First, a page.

Budget 14 is started shortly but I doubt these kittens are interested. While visiting friends near Fermoy we went for a walk and came across 5 beautiful kittens wandering down the road. My wife scooped up one of them and a local resident stopped to take the kitten. Eventually, there were three cars parked along a narrow country road and 6 people gathered to try and house the kittens.
Luckily our friends had cat food which helped to lure the kittens but we could only grab three of them. The other two (including the black kitten in the photo above) weren’t as friendly. The three that were rescued are safe now but two of them are in need of a permanent home. Anyone want a really cute kitten?
This unusual lump of metal sticking out of the pavement on the Grand Parade could be the oldest street furniture in the city. I had forgotten I had posted this photo way back in 2007 but I prefer this version of the photo as it has more detail.
What do you think? Which photo is better, colour or black and white?
I think it’s fascinating that a cannon is embedded in the ground there but when I last posted about it I wasn’t sure if it was one. Take a look at this page where there’s a picture of the cannon with the surrounding earth dug up.
The cannon’s trunnion, consisting of two cylinders of solid metal projecting from each side and designed to support the gun in place on a gun carriage, is immediately below the present ground level
There’s also this page where there’s an interesting description of what the street was like hundreds of years ago. It’s hard to believe there was a bridge across a water channel that was the Grand Parade from Tuckey Street to Oliver Plunkett Street!
This underground passage is the armoury at Camden Fort Meagher. The first time I visited the fort a few years ago this passage wasn’t open but Rescue Camden have done a great job restoring and cleaning out 21 years of overgrowth.
Next weekend there’s a reenactment and other festivities to mark the last weekend open to the public this year. See you there!
“This will change everything he thought”. Err, no. It won’t.
Billboards like this sprang up near the Elysian in Cork in 2007 and later as construction of that building continued. Well. It didn’t change anything except that the country went into recession and the building is mostly empty even now.
Some nice photos here from when they had an open day in late 2008.
The steeple of St. Anne’s Church towers over the surrounding streets as seen from Coburg Street, Cork last night.
I laboured over this photo. I could not get the shade and colour of the houses in the middle-background right for quite a while. Sometimes it was too bright, or too blue, or too dark, or just not right. Only after I left it for a few hours and came back did I recreate what I saw last night.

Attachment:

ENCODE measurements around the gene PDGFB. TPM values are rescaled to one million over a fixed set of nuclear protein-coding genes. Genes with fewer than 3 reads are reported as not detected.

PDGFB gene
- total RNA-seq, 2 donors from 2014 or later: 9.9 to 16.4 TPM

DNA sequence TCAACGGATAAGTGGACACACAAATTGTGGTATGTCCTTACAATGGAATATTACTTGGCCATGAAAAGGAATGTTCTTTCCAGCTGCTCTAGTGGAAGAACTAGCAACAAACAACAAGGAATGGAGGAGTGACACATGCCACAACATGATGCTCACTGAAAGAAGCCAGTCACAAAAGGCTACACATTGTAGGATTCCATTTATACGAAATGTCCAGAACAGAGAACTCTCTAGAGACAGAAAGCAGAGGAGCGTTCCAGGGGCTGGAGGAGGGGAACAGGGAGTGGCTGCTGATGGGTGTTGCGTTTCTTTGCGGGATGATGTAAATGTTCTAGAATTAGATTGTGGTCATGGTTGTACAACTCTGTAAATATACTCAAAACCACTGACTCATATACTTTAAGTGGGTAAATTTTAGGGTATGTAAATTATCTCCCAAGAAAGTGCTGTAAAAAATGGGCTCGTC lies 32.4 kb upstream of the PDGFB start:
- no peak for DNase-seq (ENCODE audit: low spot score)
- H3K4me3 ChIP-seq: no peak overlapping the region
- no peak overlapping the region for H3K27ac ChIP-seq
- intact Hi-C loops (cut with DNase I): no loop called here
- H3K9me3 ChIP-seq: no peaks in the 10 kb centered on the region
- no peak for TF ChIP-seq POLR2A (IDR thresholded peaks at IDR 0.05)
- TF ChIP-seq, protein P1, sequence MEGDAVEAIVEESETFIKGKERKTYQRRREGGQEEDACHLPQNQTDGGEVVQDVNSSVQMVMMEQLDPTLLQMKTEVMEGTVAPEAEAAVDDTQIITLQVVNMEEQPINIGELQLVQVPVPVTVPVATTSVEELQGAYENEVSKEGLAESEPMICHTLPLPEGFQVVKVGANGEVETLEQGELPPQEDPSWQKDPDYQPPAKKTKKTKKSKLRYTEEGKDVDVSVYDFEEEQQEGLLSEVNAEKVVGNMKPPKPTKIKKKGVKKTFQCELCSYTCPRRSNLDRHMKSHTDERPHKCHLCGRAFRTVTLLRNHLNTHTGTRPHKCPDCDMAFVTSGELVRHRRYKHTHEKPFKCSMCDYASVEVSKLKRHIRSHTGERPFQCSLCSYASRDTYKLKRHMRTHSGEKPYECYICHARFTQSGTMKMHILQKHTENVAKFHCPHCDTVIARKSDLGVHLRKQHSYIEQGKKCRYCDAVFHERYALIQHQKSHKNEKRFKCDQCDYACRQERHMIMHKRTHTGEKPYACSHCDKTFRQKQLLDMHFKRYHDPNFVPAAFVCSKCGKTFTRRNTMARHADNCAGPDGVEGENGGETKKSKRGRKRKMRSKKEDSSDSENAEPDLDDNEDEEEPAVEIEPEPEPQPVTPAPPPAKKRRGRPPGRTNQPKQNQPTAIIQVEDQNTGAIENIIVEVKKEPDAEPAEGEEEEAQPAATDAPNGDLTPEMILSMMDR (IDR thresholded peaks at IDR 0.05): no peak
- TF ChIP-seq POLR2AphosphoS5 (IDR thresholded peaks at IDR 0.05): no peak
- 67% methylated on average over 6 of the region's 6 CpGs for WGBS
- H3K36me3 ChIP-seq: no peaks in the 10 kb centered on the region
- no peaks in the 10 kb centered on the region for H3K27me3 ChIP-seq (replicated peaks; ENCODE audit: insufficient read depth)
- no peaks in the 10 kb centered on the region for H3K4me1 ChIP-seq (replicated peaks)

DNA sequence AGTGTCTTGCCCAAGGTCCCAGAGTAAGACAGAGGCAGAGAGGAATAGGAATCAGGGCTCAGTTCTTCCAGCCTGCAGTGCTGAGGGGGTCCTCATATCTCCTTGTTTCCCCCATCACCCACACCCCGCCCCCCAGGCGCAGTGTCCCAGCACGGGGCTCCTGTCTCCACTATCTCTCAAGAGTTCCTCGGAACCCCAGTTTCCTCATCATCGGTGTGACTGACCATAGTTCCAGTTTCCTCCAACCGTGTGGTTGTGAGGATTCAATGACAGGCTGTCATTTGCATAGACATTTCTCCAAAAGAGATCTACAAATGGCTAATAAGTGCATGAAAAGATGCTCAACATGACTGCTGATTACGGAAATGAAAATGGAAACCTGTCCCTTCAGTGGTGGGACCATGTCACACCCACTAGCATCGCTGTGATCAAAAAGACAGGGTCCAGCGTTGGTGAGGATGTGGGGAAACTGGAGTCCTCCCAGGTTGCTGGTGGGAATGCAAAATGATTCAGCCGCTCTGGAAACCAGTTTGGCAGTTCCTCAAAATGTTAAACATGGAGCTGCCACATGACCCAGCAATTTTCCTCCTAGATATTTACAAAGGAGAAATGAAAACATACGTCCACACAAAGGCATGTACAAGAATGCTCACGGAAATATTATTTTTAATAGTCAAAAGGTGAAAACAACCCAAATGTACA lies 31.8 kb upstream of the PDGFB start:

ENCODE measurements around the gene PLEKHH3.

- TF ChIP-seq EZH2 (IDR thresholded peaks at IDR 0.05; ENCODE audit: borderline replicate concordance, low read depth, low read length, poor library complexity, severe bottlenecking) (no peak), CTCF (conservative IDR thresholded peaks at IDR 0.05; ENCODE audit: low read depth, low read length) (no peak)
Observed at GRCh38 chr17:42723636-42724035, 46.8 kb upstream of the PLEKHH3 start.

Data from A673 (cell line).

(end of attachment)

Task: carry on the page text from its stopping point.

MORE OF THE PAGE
The flyover over the Bandon Road Roundabout in Bishopstown is completed (or so I’ve read, I haven’t driven over it yet) but here’s what it looked like 2006, well before any work was done. The pedestrian walkway I took this from is long gone and the area itself looks a lot different now!
Now, all we need is a north-south road with a 100kph speed limit and we’re all sorted.
WEDNESDAY, JULY 24, 2013
A NEW era of motoring in Cork dawned today as the city’s new 60 million twin flyovers opened to traffic on the South Ring Road.
Traffic travelling both east and west on the N25 were directed on to the new flyovers at the Sarsfield Road and Bandon Road roundabouts from 6am this morning.
Up to 60,000 vehicles every day will now be taken off the two roundabouts, vastly reducing traffic congestion in the Bishopstown and Wilton areas.
Travel times are also expected to be cut by up to 30 minutes at peak traffic periods with the opening of the flyovers which took two years to complete.
|Camera||Canon EOS 20D|
St Patrick’s Bridge in Cork spans the River Lee at the top of St Patrick’s Street and leads on to Bridge Street on the northern bank of the river. Here it is on a particularly cloudy day a few days ago!
More information on the bridge can be found here.
On our way back to Baltimore after a nice visit to Cape Clear Island the ferry passed by the Baltimnore Beacon.
I heard that the Beacon had been built by the father of a man who perished on the cliffs where it’s built but it’s origin is rather more mundane. The British Government ordered it built in the mid 1900’s. However I did know it was known as “Lott’s Wife” or the “Pillar of Salt” locally.
- On charter to Whitegate Refinery
- Bollard pull: 49 ton
- Azimuth stern drive
- Notice: normal 1 hr, emergency 30min approx